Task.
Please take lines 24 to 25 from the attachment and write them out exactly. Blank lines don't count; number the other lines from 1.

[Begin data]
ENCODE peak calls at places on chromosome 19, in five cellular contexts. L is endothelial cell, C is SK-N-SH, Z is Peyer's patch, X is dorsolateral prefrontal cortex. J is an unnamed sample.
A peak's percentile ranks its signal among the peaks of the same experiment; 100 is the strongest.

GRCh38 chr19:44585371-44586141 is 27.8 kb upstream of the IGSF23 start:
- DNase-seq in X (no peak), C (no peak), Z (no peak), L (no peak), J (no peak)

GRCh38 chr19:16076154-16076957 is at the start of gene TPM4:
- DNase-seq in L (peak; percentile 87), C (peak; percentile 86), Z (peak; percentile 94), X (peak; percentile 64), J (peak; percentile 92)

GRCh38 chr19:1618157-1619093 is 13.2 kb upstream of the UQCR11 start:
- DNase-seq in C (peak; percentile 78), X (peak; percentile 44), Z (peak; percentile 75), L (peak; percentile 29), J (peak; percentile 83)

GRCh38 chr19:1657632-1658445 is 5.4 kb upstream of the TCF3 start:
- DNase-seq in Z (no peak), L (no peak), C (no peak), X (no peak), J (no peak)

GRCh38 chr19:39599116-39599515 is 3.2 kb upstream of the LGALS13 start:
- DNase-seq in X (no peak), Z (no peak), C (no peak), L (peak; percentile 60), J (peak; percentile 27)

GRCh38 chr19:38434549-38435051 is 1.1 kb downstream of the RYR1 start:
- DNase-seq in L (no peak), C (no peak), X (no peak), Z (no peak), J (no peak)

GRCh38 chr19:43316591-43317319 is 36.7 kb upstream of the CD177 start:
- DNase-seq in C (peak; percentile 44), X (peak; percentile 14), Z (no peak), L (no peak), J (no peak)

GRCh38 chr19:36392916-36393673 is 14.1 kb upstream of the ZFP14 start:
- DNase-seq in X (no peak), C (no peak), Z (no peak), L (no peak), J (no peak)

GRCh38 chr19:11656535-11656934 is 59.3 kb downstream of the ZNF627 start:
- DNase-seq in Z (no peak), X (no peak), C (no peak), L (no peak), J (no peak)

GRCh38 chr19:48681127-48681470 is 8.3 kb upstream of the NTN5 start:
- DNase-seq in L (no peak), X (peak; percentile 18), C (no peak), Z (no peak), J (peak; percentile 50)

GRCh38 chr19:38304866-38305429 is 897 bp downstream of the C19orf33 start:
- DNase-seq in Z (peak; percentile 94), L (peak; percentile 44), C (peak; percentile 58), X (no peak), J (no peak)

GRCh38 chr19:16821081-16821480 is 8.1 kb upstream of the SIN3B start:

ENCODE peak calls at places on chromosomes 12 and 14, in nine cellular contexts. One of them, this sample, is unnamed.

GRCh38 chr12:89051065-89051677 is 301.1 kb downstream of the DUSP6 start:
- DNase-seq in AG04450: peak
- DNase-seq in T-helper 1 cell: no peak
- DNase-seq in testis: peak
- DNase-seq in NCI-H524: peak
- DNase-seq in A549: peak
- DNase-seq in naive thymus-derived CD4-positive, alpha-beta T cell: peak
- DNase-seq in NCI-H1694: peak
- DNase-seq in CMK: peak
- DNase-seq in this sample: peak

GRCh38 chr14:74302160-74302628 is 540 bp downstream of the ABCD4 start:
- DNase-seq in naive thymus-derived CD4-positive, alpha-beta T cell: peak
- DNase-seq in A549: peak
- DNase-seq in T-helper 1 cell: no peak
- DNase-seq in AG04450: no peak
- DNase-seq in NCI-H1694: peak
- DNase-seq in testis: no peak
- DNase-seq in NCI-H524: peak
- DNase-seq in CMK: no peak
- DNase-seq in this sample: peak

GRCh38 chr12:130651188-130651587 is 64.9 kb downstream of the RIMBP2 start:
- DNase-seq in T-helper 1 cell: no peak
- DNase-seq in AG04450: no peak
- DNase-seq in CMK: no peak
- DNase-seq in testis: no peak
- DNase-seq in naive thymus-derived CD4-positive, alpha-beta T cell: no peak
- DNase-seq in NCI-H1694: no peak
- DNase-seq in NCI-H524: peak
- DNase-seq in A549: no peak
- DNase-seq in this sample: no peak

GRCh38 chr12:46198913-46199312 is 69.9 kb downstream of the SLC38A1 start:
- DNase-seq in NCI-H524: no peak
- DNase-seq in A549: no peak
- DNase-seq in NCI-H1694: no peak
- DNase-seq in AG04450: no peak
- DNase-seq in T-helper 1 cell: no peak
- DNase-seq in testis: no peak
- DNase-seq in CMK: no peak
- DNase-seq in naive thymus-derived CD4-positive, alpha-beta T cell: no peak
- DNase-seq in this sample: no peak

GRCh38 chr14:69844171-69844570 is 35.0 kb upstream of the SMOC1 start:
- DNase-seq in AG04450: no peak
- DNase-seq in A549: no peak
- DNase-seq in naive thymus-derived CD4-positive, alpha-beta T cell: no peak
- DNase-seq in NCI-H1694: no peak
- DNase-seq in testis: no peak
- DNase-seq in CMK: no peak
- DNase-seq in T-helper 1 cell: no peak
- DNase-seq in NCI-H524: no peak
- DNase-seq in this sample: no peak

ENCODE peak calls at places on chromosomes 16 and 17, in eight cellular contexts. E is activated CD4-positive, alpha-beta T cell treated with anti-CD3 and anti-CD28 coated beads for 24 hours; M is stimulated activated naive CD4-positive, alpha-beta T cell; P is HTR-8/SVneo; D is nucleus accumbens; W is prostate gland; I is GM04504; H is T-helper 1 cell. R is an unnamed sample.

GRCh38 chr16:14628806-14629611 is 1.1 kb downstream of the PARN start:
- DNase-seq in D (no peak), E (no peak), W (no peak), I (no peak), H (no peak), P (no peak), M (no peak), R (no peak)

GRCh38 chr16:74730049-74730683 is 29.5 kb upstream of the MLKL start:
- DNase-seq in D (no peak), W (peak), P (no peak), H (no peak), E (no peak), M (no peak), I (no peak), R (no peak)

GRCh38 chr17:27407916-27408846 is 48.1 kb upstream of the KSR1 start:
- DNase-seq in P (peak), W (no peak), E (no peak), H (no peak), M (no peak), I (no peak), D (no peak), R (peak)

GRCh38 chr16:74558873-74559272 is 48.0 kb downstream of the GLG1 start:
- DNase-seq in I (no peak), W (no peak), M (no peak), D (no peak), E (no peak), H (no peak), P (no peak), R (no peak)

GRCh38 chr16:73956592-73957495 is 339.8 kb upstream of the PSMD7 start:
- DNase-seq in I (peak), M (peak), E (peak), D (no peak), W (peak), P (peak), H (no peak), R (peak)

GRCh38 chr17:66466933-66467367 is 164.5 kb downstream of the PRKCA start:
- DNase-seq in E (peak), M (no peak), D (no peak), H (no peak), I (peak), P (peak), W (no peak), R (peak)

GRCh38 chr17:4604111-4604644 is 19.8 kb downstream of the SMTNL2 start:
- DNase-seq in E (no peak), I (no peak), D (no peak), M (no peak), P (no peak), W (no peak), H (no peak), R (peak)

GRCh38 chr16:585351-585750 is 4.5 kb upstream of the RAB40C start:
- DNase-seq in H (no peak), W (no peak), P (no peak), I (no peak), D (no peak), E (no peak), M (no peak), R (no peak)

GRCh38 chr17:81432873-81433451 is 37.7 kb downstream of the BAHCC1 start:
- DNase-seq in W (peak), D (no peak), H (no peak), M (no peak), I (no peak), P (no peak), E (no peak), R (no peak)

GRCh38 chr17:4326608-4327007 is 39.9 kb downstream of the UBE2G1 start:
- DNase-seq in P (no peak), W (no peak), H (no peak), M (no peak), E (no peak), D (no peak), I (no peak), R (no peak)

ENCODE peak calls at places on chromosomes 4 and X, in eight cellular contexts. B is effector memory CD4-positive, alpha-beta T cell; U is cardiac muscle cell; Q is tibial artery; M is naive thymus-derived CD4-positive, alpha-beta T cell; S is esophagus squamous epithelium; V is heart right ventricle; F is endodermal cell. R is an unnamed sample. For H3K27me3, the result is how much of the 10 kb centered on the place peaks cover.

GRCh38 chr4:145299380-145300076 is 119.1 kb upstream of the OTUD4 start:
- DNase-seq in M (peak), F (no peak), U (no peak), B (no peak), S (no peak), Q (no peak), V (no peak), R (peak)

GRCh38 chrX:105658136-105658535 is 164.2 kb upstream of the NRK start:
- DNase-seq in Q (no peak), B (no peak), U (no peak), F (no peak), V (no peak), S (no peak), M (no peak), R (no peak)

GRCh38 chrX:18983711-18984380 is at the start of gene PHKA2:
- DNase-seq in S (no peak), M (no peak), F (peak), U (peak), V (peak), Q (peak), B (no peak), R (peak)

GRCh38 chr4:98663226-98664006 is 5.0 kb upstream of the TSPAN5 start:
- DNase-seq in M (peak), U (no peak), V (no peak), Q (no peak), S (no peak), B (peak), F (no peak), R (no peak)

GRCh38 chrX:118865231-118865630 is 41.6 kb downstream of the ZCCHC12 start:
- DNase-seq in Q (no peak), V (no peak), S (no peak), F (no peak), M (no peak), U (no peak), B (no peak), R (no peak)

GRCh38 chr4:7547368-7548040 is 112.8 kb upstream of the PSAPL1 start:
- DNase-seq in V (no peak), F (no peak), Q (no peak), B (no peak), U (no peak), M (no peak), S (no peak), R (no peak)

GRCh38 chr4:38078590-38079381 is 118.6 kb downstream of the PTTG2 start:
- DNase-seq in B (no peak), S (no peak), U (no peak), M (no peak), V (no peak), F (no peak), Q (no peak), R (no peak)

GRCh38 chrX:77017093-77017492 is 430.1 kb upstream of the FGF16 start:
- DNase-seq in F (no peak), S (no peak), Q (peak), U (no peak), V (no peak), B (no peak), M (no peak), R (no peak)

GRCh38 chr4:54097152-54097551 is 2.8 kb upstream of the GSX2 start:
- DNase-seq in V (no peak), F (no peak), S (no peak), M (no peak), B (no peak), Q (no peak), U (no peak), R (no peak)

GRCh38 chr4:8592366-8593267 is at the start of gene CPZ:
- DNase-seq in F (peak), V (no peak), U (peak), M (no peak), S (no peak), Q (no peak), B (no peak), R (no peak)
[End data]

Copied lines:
- DNase-seq in Z (peak; percentile 94), L (peak; percentile 44), C (peak; percentile 58), X (no peak), J (no peak)

GRCh38 chr19:16821081-16821480 is 8.1 kb upstream of the SIN3B start: